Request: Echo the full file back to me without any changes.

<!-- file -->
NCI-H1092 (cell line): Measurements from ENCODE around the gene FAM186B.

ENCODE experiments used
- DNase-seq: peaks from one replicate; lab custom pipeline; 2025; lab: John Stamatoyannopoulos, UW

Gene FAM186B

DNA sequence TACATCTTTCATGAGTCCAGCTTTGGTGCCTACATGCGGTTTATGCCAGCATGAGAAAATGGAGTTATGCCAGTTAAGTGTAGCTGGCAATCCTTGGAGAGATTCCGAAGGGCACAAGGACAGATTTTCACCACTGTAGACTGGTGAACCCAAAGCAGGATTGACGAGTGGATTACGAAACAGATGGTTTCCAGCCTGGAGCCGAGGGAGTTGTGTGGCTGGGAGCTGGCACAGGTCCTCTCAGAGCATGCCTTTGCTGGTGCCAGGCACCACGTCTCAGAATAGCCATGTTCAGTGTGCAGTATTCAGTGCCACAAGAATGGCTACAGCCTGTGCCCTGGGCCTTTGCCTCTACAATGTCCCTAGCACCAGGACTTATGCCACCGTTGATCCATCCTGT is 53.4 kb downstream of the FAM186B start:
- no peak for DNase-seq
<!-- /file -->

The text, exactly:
NCI-H1092 (cell line): Measurements from ENCODE around the gene FAM186B.

ENCODE experiments used
- DNase-seq: peaks from one replicate; lab custom pipeline; 2025; lab: John Stamatoyannopoulos, UW

Gene FAM186B

DNA sequence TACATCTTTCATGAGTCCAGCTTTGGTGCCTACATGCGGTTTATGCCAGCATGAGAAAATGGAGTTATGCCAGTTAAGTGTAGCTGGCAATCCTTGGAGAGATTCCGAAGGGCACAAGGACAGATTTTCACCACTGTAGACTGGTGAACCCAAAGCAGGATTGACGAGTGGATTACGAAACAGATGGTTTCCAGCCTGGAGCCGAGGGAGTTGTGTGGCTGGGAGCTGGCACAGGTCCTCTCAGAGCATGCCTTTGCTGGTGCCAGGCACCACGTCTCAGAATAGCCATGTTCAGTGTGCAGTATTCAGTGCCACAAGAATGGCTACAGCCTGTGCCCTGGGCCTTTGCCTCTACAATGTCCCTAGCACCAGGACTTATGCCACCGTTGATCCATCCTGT is 53.4 kb downstream of the FAM186B start:
- no peak for DNase-seq